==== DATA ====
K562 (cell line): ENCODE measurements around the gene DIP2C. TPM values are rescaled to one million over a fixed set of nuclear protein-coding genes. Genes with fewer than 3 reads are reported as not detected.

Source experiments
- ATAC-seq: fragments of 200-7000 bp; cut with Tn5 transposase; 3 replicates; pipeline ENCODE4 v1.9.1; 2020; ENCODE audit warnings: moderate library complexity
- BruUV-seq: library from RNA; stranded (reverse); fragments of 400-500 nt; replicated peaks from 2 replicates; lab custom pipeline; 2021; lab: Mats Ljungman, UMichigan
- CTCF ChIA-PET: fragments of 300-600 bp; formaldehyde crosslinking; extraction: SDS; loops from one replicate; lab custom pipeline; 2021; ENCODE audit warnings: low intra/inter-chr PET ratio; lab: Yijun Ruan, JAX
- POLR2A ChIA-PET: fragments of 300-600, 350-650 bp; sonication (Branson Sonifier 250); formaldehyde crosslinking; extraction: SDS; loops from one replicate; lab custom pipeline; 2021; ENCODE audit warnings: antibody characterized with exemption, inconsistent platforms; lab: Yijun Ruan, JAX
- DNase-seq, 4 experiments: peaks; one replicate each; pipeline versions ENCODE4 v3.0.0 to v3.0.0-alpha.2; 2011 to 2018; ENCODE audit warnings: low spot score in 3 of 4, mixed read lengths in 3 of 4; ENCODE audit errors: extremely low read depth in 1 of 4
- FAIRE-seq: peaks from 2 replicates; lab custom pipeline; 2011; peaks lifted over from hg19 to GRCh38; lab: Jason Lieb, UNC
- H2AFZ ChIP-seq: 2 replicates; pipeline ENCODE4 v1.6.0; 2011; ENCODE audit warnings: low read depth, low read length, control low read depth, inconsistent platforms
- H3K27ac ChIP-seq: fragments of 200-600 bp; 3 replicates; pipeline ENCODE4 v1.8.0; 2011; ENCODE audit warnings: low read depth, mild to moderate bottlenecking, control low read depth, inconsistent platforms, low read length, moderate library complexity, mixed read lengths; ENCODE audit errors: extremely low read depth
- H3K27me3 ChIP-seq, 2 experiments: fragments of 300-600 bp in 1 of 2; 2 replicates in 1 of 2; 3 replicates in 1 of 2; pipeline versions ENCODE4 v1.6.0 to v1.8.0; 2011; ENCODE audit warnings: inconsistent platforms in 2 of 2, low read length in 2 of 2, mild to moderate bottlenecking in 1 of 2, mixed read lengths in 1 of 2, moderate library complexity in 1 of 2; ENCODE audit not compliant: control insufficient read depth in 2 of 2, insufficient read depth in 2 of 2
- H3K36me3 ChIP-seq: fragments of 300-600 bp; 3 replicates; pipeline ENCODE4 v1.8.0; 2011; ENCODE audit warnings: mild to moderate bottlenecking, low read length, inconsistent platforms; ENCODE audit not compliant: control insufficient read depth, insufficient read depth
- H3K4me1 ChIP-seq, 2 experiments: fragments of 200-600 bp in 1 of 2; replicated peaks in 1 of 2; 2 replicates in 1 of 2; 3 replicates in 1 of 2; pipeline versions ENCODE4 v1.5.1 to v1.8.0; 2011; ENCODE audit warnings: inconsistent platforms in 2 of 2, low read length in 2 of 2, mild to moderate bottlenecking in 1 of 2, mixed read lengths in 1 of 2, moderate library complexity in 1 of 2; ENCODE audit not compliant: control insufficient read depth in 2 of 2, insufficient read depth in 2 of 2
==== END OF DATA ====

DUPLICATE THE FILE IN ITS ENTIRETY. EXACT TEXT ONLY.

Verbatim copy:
K562 (cell line): ENCODE measurements around the gene DIP2C. TPM values are rescaled to one million over a fixed set of nuclear protein-coding genes. Genes with fewer than 3 reads are reported as not detected.

Source experiments
- ATAC-seq: fragments of 200-7000 bp; cut with Tn5 transposase; 3 replicates; pipeline ENCODE4 v1.9.1; 2020; ENCODE audit warnings: moderate library complexity
- BruUV-seq: library from RNA; stranded (reverse); fragments of 400-500 nt; replicated peaks from 2 replicates; lab custom pipeline; 2021; lab: Mats Ljungman, UMichigan
- CTCF ChIA-PET: fragments of 300-600 bp; formaldehyde crosslinking; extraction: SDS; loops from one replicate; lab custom pipeline; 2021; ENCODE audit warnings: low intra/inter-chr PET ratio; lab: Yijun Ruan, JAX
- POLR2A ChIA-PET: fragments of 300-600, 350-650 bp; sonication (Branson Sonifier 250); formaldehyde crosslinking; extraction: SDS; loops from one replicate; lab custom pipeline; 2021; ENCODE audit warnings: antibody characterized with exemption, inconsistent platforms; lab: Yijun Ruan, JAX
- DNase-seq, 4 experiments: peaks; one replicate each; pipeline versions ENCODE4 v3.0.0 to v3.0.0-alpha.2; 2011 to 2018; ENCODE audit warnings: low spot score in 3 of 4, mixed read lengths in 3 of 4; ENCODE audit errors: extremely low read depth in 1 of 4
- FAIRE-seq: peaks from 2 replicates; lab custom pipeline; 2011; peaks lifted over from hg19 to GRCh38; lab: Jason Lieb, UNC
- H2AFZ ChIP-seq: 2 replicates; pipeline ENCODE4 v1.6.0; 2011; ENCODE audit warnings: low read depth, low read length, control low read depth, inconsistent platforms
- H3K27ac ChIP-seq: fragments of 200-600 bp; 3 replicates; pipeline ENCODE4 v1.8.0; 2011; ENCODE audit warnings: low read depth, mild to moderate bottlenecking, control low read depth, inconsistent platforms, low read length, moderate library complexity, mixed read lengths; ENCODE audit errors: extremely low read depth
- H3K27me3 ChIP-seq, 2 experiments: fragments of 300-600 bp in 1 of 2; 2 replicates in 1 of 2; 3 replicates in 1 of 2; pipeline versions ENCODE4 v1.6.0 to v1.8.0; 2011; ENCODE audit warnings: inconsistent platforms in 2 of 2, low read length in 2 of 2, mild to moderate bottlenecking in 1 of 2, mixed read lengths in 1 of 2, moderate library complexity in 1 of 2; ENCODE audit not compliant: control insufficient read depth in 2 of 2, insufficient read depth in 2 of 2
- H3K36me3 ChIP-seq: fragments of 300-600 bp; 3 replicates; pipeline ENCODE4 v1.8.0; 2011; ENCODE audit warnings: mild to moderate bottlenecking, low read length, inconsistent platforms; ENCODE audit not compliant: control insufficient read depth, insufficient read depth
- H3K4me1 ChIP-seq, 2 experiments: fragments of 200-600 bp in 1 of 2; replicated peaks in 1 of 2; 2 replicates in 1 of 2; 3 replicates in 1 of 2; pipeline versions ENCODE4 v1.5.1 to v1.8.0; 2011; ENCODE audit warnings: inconsistent platforms in 2 of 2, low read length in 2 of 2, mild to moderate bottlenecking in 1 of 2, mixed read lengths in 1 of 2, moderate library complexity in 1 of 2; ENCODE audit not compliant: control insufficient read depth in 2 of 2, insufficient read depth in 2 of 2